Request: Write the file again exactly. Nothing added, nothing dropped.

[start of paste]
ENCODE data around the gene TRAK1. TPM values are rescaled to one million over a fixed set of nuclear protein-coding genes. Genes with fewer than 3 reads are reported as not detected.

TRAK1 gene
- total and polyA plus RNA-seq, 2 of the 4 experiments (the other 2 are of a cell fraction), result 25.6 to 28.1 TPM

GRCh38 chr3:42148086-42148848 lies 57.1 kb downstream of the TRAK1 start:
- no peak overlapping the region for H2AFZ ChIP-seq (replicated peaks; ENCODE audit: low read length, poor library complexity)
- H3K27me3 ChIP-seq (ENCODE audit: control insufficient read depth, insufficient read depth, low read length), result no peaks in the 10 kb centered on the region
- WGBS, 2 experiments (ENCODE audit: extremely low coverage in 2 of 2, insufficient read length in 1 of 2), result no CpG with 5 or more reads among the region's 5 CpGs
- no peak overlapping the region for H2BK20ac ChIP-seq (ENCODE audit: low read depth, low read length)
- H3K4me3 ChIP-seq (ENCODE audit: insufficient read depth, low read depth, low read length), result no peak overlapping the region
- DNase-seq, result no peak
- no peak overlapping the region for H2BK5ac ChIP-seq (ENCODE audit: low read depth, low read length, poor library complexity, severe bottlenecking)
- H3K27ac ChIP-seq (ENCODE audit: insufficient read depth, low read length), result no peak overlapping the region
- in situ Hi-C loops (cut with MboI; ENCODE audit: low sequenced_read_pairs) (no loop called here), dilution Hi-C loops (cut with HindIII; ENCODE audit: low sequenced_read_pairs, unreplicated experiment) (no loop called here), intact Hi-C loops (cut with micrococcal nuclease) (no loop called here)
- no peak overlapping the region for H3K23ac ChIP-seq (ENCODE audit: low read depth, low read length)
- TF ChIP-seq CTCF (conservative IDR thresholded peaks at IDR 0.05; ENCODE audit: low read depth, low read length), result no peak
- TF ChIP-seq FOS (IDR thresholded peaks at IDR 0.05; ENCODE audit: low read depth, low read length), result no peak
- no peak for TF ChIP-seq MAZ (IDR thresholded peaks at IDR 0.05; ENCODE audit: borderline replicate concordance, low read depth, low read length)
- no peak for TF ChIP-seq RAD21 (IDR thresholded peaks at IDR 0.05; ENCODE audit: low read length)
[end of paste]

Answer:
ENCODE data around the gene TRAK1. TPM values are rescaled to one million over a fixed set of nuclear protein-coding genes. Genes with fewer than 3 reads are reported as not detected.

TRAK1 gene
- total and polyA plus RNA-seq, 2 of the 4 experiments (the other 2 are of a cell fraction), result 25.6 to 28.1 TPM

GRCh38 chr3:42148086-42148848 lies 57.1 kb downstream of the TRAK1 start:
- no peak overlapping the region for H2AFZ ChIP-seq (replicated peaks; ENCODE audit: low read length, poor library complexity)
- H3K27me3 ChIP-seq (ENCODE audit: control insufficient read depth, insufficient read depth, low read length), result no peaks in the 10 kb centered on the region
- WGBS, 2 experiments (ENCODE audit: extremely low coverage in 2 of 2, insufficient read length in 1 of 2), result no CpG with 5 or more reads among the region's 5 CpGs
- no peak overlapping the region for H2BK20ac ChIP-seq (ENCODE audit: low read depth, low read length)
- H3K4me3 ChIP-seq (ENCODE audit: insufficient read depth, low read depth, low read length), result no peak overlapping the region
- DNase-seq, result no peak
- no peak overlapping the region for H2BK5ac ChIP-seq (ENCODE audit: low read depth, low read length, poor library complexity, severe bottlenecking)
- H3K27ac ChIP-seq (ENCODE audit: insufficient read depth, low read length), result no peak overlapping the region
- in situ Hi-C loops (cut with MboI; ENCODE audit: low sequenced_read_pairs) (no loop called here), dilution Hi-C loops (cut with HindIII; ENCODE audit: low sequenced_read_pairs, unreplicated experiment) (no loop called here), intact Hi-C loops (cut with micrococcal nuclease) (no loop called here)
- no peak overlapping the region for H3K23ac ChIP-seq (ENCODE audit: low read depth, low read length)
- TF ChIP-seq CTCF (conservative IDR thresholded peaks at IDR 0.05; ENCODE audit: low read depth, low read length), result no peak
- TF ChIP-seq FOS (IDR thresholded peaks at IDR 0.05; ENCODE audit: low read depth, low read length), result no peak
- no peak for TF ChIP-seq MAZ (IDR thresholded peaks at IDR 0.05; ENCODE audit: borderline replicate concordance, low read depth, low read length)
- no peak for TF ChIP-seq RAD21 (IDR thresholded peaks at IDR 0.05; ENCODE audit: low read length)